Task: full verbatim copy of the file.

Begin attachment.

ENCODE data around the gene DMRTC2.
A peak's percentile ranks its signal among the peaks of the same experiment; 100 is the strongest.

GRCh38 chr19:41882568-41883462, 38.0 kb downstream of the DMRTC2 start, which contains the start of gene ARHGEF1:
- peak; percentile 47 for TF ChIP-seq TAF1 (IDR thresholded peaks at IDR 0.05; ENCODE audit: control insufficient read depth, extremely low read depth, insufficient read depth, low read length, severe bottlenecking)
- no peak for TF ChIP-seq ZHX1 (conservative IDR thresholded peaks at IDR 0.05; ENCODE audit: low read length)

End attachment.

ENCODE data around the gene DMRTC2.
A peak's percentile ranks its signal among the peaks of the same experiment; 100 is the strongest.

GRCh38 chr19:41882568-41883462, 38.0 kb downstream of the DMRTC2 start, which contains the start of gene ARHGEF1:
- peak; percentile 47 for TF ChIP-seq TAF1 (IDR thresholded peaks at IDR 0.05; ENCODE audit: control insufficient read depth, extremely low read depth, insufficient read depth, low read length, severe bottlenecking)
- no peak for TF ChIP-seq ZHX1 (conservative IDR thresholded peaks at IDR 0.05; ENCODE audit: low read length)